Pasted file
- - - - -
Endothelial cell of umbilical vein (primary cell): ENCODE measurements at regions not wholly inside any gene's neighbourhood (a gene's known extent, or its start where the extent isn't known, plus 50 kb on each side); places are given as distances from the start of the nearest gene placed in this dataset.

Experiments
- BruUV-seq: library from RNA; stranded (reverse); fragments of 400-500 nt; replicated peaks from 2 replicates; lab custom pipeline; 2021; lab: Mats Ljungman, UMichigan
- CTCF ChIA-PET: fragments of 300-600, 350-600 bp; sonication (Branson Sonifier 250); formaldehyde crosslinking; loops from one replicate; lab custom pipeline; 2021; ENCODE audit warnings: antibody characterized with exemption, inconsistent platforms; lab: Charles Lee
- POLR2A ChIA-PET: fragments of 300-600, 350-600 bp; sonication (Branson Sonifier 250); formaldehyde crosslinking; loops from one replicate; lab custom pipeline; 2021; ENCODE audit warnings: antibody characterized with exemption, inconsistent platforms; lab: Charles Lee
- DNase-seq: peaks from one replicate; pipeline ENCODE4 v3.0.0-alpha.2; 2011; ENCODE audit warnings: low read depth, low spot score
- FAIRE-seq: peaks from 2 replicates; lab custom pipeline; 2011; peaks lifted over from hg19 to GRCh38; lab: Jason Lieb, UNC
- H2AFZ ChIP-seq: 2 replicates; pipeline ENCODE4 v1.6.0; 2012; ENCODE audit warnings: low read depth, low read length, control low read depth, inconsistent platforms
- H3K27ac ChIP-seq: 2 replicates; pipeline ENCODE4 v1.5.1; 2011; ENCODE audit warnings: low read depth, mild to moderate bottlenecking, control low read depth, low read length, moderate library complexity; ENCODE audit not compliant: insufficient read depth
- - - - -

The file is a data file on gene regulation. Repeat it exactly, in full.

Endothelial cell of umbilical vein (primary cell): ENCODE measurements at regions not wholly inside any gene's neighbourhood (a gene's known extent, or its start where the extent isn't known, plus 50 kb on each side); places are given as distances from the start of the nearest gene placed in this dataset.

Experiments
- BruUV-seq: library from RNA; stranded (reverse); fragments of 400-500 nt; replicated peaks from 2 replicates; lab custom pipeline; 2021; lab: Mats Ljungman, UMichigan
- CTCF ChIA-PET: fragments of 300-600, 350-600 bp; sonication (Branson Sonifier 250); formaldehyde crosslinking; loops from one replicate; lab custom pipeline; 2021; ENCODE audit warnings: antibody characterized with exemption, inconsistent platforms; lab: Charles Lee
- POLR2A ChIA-PET: fragments of 300-600, 350-600 bp; sonication (Branson Sonifier 250); formaldehyde crosslinking; loops from one replicate; lab custom pipeline; 2021; ENCODE audit warnings: antibody characterized with exemption, inconsistent platforms; lab: Charles Lee
- DNase-seq: peaks from one replicate; pipeline ENCODE4 v3.0.0-alpha.2; 2011; ENCODE audit warnings: low read depth, low spot score
- FAIRE-seq: peaks from 2 replicates; lab custom pipeline; 2011; peaks lifted over from hg19 to GRCh38; lab: Jason Lieb, UNC
- H2AFZ ChIP-seq: 2 replicates; pipeline ENCODE4 v1.6.0; 2012; ENCODE audit warnings: low read depth, low read length, control low read depth, inconsistent platforms
- H3K27ac ChIP-seq: 2 replicates; pipeline ENCODE4 v1.5.1; 2011; ENCODE audit warnings: low read depth, mild to moderate bottlenecking, control low read depth, low read length, moderate library complexity; ENCODE audit not compliant: insufficient read depth